SPRINT15 - Web App


AI technology to help photographers and film-makers choose the very best shots to send to edition for final production.


Problem Statement

How do we automate photo and video editing for professionals to create a more streamlined and easier to manage workflow?  

Problem Background  

Everyday, professional photographers and film-makers are spending a significant amount of hours using editing software to refine their art. A production of even the most basic photoshoot will require a minimum of 1 hour in edition before the finalised product can be turned in to a client.  

The phase of edition after a photoshoot and/or film production is a process in itself, involving manual efforts to go through and choose the best images to send into edition. Although editing images can be a personal preference, much of the time spent going through and choosing the best “in-focus” shots is mundane work in a creator's workflow. Many times it ends up turning into more of an elongated process, especially if they have to go backtrack and make a specific change based on a client request. 

Many creators have normalised spending hours on end during this process and advise clients ahead of time so that they can set expectations around their timeline for turnaround. Time for turnaround will be highly dependent on the photographer's workload and individual processes. 

Current technologies being utilised in the edition phase for professional creators can range, but on a surface level tend to include: 

  1. Apple Suite + Airdrop (for immediate sharing of mobile versions)
  2. Adobe Suite
  3. CaptureOne
  4. Pixieset 

For professional photographers/film-makers using even the most popular technologies there is typically a significant amount of time spent landing on the right workflows. The bare-bones of editing is going through the best shots to send into edition to produce a final product. 

A typical day will involve several shoots beforehand. Both user groups had similar workflows in their editing process with fairly slight changes depending on their artistic style and ICP. Independent photographers could only hold a limited number of sessions throughout the day, compared to their counterparts of group 2, since they were able to accomplish more tasks in less time as a “team”.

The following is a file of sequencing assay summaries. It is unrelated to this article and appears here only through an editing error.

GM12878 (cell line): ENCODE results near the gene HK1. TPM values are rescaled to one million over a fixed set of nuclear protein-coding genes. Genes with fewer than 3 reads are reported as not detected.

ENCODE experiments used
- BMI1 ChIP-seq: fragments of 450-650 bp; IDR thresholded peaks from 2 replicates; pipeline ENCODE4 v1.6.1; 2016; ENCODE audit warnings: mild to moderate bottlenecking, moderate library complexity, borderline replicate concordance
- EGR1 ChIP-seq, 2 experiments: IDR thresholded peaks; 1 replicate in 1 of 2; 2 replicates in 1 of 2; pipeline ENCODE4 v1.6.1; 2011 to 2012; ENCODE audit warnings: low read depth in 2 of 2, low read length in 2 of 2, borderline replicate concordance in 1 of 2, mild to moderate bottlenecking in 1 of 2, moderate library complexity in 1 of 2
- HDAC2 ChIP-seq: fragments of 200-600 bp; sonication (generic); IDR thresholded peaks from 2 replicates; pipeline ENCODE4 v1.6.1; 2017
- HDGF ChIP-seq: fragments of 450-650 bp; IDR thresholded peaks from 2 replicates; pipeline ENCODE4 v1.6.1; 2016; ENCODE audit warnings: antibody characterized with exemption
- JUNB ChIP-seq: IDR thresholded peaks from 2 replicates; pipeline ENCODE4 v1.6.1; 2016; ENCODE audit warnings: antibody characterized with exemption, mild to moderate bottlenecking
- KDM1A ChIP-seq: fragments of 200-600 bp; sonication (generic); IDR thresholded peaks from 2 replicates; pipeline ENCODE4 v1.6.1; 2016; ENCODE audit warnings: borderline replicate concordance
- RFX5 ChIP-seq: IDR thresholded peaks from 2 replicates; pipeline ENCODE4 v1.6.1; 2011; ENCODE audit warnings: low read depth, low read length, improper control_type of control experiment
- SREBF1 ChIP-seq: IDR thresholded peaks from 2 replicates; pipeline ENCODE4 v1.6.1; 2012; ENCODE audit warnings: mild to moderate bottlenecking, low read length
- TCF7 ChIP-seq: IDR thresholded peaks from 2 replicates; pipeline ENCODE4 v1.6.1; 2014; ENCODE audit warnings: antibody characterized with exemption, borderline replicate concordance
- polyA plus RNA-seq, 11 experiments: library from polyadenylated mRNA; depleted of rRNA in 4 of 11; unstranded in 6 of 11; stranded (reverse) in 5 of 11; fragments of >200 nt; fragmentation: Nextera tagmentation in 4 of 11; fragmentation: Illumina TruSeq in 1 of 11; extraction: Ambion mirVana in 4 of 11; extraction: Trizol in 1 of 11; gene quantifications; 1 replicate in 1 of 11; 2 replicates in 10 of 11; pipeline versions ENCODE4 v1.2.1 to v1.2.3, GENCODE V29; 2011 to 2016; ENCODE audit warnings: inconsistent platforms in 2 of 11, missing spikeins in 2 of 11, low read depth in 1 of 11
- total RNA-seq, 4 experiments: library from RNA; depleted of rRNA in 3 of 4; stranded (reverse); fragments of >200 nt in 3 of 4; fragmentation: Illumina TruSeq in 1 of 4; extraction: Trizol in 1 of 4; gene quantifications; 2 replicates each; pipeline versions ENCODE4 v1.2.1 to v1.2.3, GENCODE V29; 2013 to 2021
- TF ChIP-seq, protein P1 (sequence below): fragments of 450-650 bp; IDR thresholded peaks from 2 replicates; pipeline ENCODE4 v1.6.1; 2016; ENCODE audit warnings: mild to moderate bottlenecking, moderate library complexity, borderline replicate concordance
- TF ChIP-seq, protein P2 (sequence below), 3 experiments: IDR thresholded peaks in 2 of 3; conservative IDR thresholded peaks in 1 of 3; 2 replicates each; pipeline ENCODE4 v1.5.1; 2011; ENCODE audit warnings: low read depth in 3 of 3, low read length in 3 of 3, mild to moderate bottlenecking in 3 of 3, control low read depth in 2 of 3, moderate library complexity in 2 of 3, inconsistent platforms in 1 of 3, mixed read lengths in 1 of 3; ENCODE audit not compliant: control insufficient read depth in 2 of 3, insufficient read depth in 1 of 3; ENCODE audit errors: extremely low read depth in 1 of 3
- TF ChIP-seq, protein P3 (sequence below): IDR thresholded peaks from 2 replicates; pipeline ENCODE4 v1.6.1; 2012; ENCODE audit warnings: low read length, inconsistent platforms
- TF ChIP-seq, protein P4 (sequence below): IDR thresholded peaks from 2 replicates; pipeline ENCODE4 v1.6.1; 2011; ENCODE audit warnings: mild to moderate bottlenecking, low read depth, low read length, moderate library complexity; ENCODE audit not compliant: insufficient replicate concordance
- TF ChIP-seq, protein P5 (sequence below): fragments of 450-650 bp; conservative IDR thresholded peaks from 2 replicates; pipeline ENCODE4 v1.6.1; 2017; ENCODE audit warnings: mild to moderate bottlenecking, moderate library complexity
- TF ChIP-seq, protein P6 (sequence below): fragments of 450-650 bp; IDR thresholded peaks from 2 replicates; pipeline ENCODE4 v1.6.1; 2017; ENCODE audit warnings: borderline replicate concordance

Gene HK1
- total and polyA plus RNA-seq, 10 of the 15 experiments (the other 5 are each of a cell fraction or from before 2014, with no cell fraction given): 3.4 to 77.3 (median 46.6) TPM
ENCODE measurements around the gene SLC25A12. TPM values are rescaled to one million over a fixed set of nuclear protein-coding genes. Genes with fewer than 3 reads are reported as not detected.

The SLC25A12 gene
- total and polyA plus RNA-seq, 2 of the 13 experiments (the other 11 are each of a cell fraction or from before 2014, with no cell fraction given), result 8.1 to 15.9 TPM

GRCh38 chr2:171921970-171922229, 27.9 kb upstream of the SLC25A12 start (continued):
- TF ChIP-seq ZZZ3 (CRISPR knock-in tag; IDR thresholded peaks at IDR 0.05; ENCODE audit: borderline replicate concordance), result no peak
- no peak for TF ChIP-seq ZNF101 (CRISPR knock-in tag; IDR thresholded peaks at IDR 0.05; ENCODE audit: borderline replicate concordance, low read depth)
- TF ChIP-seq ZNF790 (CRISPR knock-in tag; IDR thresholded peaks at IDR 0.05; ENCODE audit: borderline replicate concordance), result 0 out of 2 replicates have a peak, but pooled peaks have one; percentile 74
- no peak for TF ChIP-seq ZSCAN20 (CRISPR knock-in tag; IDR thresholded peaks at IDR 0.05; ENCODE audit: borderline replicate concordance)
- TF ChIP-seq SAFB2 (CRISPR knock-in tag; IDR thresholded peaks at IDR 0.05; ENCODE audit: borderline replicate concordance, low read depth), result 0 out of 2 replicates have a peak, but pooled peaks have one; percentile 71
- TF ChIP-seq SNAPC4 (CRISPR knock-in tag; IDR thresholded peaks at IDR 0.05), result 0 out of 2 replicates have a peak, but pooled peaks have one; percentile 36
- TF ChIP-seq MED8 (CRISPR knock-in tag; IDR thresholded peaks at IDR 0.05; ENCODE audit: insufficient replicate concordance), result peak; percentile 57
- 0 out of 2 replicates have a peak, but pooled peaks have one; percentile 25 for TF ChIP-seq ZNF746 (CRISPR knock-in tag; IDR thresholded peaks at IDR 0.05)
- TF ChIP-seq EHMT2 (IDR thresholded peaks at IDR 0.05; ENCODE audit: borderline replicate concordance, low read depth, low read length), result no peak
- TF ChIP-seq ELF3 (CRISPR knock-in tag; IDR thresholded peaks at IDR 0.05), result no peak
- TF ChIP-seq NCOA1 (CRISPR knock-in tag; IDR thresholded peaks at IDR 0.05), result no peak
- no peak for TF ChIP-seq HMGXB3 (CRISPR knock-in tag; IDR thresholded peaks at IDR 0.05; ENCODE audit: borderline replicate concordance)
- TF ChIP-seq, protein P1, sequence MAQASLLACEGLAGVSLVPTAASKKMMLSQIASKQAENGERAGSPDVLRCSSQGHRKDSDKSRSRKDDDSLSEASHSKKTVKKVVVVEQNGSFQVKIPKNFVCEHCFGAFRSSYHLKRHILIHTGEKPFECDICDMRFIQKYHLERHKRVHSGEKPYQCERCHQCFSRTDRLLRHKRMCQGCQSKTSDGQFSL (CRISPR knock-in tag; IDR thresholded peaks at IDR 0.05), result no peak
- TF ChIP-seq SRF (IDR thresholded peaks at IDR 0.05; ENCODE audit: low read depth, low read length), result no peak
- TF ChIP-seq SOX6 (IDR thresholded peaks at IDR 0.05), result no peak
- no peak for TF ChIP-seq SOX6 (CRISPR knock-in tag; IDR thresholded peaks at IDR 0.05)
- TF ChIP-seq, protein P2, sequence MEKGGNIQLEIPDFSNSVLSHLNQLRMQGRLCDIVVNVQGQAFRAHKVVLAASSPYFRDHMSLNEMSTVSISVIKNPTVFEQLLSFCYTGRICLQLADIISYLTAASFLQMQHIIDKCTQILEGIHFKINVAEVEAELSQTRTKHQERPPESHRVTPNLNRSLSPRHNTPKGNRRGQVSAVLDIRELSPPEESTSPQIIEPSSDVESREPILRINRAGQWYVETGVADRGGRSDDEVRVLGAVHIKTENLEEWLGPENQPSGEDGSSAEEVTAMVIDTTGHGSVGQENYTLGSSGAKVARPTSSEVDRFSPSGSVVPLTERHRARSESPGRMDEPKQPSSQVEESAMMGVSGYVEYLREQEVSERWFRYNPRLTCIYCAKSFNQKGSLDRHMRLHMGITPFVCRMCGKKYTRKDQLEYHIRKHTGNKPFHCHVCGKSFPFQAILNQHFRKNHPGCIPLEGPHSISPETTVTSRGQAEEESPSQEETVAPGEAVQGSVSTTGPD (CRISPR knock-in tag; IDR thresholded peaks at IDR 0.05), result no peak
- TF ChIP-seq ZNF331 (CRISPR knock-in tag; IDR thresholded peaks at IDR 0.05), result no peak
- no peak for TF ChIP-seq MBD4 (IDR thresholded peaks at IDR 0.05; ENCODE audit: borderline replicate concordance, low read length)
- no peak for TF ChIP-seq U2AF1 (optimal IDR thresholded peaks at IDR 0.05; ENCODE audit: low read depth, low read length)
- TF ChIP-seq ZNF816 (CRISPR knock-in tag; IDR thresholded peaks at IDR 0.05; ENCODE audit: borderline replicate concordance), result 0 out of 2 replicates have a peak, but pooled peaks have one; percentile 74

The teams of professionals tend to work on specific phases of the entire workflow process, usually leaving the mundane tasks to be delegated to another member of their team. Easily an additional cost, but as a business unit must decide how their time is best spent based on the goals of their business.

User Pain Points

3 user interviews were conducted

To address the problem, efficient user interviews were conducted to better understand a creator's use of time in the workflows of a typical project. The interviewees were split into two user groups. The individual creator and the teams of 2+ creatives (addressed as “teams”). In the user interviews conducted we were able to find out the pain points creators experienced utilising software technology in the edition (end) phase of their work-flows. 

Common Issues as an Individual Creator:

  1. “Doing it all”
  2. Paying for software technology that doesn’t automate certain tasks
  3. Longer turn-around time for clients

Common Issues as a team (2 or more people) of Creators:

  1. Learning curve of utilising various softwares
  2. No highly specialised editing options to choose their best images
  3. Countless hours in front of a computer screen editing